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The Public Enemy (1931)

Not Rated | | Crime, Drama | 15 May 1931 (USA)
A young hoodlum rises up through the ranks of the Chicago underworld, even as a gangster's accidental death threatens to spark a bloody mob war.

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Nominated for 1 Oscar. Another 1 win. See more awards »

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Cast

Complete credited cast:
... Tom Powers
... Gwen Allen
... Matt Doyle
... Mamie
... Mike Powers
... Samuel 'Nails' Nathan
... Ma Powers
... Paddy Ryan (as Robert O'Connor)
... Putty Nose
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Storyline

Tom Powers and Matt Doyle are best friends and fellow gangsters, their lives frowned upon by Tom's straight laced brother, Mike, and Matt's straight laced sister, Molly. From their teen-aged years into young adulthood, Tom and Matt have an increasingly lucrative life, bootlegging during the Prohibition era. But Tom in particular becomes more and more brazen in what he is willing to do, and becomes more obstinate and violent against those who either disagree with him or cross him. When one of their colleagues dies in a freak accident, a rival bootlegging faction senses weakness among Tom and Matt's gang, which is led by Paddy Ryan. A gang war ensues, resulting in Paddy suggesting that Tom and Matt lay low. But because of Tom's basic nature, he decides instead to take matters into his own hands. Written by Huggo

Plot Summary | Add Synopsis

Genres:

Crime | Drama

Certificate:

Not Rated | See all certifications »
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Details

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Language:

Release Date:

15 May 1931 (USA)  »

Also Known As:

Beer and Blood  »

Company Credits

Production Co:

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Technical Specs

Runtime:

Sound Mix:

(Brunswick Radios Used Exclusively)

Aspect Ratio:

1.37 : 1
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Did You Know?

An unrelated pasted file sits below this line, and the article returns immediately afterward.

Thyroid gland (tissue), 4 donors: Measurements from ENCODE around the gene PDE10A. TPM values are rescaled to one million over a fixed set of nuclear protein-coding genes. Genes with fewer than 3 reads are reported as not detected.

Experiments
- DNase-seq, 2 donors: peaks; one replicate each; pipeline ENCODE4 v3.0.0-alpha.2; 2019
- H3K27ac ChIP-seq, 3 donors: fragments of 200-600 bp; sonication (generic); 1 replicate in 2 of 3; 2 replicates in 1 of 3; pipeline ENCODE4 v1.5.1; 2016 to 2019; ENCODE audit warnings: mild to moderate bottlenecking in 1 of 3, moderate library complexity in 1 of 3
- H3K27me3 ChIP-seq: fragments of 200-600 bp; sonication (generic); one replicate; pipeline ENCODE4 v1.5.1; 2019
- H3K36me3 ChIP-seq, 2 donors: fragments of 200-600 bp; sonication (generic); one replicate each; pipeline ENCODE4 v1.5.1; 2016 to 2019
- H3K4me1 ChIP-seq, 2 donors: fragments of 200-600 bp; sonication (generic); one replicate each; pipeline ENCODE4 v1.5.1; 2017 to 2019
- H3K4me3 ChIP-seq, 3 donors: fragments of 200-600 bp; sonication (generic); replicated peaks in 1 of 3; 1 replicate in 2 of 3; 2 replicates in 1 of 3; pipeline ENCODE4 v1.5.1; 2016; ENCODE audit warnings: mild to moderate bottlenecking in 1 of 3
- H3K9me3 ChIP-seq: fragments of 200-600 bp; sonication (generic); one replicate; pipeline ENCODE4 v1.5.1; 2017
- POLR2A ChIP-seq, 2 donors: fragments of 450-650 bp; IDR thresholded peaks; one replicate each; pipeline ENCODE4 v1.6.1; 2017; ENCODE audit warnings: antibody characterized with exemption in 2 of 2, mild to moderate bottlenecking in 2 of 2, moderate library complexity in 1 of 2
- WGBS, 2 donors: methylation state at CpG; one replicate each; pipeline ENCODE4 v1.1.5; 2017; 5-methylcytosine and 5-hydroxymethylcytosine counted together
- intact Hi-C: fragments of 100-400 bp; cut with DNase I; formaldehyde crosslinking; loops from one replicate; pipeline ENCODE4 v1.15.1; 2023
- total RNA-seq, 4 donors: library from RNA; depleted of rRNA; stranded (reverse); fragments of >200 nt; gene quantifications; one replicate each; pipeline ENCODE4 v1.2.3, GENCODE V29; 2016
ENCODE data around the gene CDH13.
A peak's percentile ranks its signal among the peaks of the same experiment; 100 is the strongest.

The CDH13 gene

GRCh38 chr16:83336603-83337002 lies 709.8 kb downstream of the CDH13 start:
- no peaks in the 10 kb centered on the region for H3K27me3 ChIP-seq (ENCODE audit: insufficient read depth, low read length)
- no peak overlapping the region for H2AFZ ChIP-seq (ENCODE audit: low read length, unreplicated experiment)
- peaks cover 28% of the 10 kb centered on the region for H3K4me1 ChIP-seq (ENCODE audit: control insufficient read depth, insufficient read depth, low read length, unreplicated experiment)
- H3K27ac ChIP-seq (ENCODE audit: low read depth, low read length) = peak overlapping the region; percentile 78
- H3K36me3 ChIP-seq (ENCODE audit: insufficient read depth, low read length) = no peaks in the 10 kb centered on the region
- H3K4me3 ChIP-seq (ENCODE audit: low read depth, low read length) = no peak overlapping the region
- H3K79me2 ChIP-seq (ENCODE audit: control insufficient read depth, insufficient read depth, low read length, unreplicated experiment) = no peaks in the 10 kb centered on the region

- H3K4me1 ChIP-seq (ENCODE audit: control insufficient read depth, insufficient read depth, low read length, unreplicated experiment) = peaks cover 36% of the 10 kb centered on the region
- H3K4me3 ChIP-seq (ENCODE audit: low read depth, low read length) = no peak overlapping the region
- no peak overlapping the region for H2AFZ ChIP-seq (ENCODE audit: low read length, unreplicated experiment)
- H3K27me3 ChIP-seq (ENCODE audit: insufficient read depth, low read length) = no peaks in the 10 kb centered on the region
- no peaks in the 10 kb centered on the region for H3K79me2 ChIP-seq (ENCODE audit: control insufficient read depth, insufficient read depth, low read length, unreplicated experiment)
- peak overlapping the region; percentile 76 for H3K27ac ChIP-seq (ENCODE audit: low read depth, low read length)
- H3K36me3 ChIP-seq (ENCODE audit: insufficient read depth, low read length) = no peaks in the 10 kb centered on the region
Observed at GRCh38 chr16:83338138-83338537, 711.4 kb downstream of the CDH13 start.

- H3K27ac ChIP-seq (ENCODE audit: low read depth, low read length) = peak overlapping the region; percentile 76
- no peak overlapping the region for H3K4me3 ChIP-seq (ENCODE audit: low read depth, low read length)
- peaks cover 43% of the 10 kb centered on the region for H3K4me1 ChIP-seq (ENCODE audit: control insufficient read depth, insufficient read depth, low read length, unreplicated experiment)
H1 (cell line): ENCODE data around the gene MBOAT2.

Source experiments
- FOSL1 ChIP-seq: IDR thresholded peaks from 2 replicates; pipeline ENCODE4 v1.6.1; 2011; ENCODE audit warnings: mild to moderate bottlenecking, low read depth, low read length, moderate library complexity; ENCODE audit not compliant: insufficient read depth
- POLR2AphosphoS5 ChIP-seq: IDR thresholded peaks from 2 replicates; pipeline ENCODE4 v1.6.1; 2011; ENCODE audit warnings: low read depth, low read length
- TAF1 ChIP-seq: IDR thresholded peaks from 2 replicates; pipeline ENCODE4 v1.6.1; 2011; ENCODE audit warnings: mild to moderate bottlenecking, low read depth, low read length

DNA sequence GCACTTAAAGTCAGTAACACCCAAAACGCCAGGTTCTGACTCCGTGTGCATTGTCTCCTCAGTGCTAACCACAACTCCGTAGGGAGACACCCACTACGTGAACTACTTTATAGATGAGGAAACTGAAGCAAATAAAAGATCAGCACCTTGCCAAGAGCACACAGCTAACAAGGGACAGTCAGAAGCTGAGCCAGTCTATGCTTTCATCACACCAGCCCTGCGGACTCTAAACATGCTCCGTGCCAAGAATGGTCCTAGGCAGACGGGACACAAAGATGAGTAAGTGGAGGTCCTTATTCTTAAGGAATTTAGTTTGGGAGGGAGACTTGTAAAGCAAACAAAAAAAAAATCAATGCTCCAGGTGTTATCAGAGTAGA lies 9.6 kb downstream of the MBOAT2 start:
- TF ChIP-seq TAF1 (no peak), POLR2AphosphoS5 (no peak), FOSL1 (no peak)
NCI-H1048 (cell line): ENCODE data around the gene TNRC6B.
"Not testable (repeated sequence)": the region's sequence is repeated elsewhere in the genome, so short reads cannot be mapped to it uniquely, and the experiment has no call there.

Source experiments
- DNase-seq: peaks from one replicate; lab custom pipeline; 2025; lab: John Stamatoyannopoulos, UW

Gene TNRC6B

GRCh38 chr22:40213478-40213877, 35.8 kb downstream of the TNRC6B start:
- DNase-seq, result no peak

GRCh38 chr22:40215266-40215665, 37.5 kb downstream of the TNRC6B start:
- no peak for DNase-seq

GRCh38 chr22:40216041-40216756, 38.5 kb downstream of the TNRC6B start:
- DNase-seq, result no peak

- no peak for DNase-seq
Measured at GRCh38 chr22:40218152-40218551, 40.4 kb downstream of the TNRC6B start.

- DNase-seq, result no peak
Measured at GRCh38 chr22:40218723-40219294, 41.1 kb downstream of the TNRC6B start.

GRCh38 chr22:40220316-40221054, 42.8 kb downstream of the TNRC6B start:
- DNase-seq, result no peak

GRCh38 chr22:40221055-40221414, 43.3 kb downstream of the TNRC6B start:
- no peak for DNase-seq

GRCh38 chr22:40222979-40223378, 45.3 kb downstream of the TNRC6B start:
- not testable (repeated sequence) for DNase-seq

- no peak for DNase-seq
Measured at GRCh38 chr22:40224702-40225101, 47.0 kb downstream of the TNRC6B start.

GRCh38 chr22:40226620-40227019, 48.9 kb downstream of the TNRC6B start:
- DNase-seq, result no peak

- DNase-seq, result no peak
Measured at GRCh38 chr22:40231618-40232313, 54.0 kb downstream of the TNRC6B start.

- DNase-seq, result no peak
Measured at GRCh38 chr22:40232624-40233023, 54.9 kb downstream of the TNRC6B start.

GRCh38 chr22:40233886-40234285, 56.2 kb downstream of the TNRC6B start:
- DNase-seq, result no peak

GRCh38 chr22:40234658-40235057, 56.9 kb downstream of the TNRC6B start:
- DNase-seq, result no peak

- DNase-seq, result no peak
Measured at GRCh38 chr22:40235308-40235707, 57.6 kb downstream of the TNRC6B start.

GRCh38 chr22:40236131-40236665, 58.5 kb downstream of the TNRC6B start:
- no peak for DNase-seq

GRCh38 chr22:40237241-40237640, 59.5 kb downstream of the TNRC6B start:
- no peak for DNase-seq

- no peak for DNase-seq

Trivia

Louise Brooks was offered the role of Gwen, but she turned it down and Jean Harlow was cast instead. See more »

Goofs

At the end of the film, Mike Powers is kneeling over Tom's body. In the next scene Mike stands and walks towards the camera and Tom's body is rolled over on it's back and at a different angle. See more »

Quotes

Tom Powers: Hiding behind Ma's skirts, like always.
Mike Powers: Better than hiding behind a machine gun.
See more »

Crazy Credits

It is the ambition of the authors of "The Public Enemy" to honestly depict the environment that exists today in a certain strata of American life, rather than glorify the hoodlum or the criminal. While the story of "The Public Enemy" is essentially a true story, all names and characters appearing herein, are fictional. See more »

Connections

Spoofed in Some Like It Hot (1959) See more »

Soundtracks

I'm Forever Blowing Bubbles
(1919) (uncredited)
Music by James Kendis, James Brockman and Nat Vincent
Played at various times throughout the film
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Frequently Asked Questions

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User Reviews

 
"I Ain't So Tough."
16 December 2005 | by See all my reviews

The Public Enemy, along with Little Caesar and Scarface, set the standard for the gangster film. Though films about crime had been done in the silent era, sound was what really ushered in this particular genre. I've always maintained that musicals and gangster films are the only two movie genres that date from the sound era.

Of course this film about a young man's rise to prominence in the bootleg liquor business during Prohibition made James Cagney a star. Interestingly enough Edward Woods was originally supposed to be Tom Powers and Cagney was cast as best friend Matt Doyle. After some footage had been shot, Director William Wellman scrapped it and had Cagney and Woods exchange roles. Stars get born in many and strange ways.

Some critics have complained about Beryl Mercer's part as Cagney's mother, saying she's overacts the ditziness. I disagree with that completely. In the prologue section with Cagney and Woods as juveniles, there is a two parent household. The boys have a stern Irish father and a mom who'd spoil them if she could. The older kid who is later played by Donald Cook has more the benefit of the two family home and both influences. That and the fact that World War I leaves him partially disabled prevents him from thinking about the gangster trade. Cagney misses the war and is spoiled by mom.

I knew a woman like Beryl, in her own world with a stream of nonsensical chatter to keep out the reality of things. Her portrayal for me rings true.

Oddly enough in The Roaring Twenties Cagney is a veteran who enters the rackets because he can't get a legitimate job and its easy money.

Both The Public Enemy and Little Caesar are short films, edited down to the essentials so the viewer ain't bored for a minute. Warner Brothers sure knew how to do those gangster flicks.


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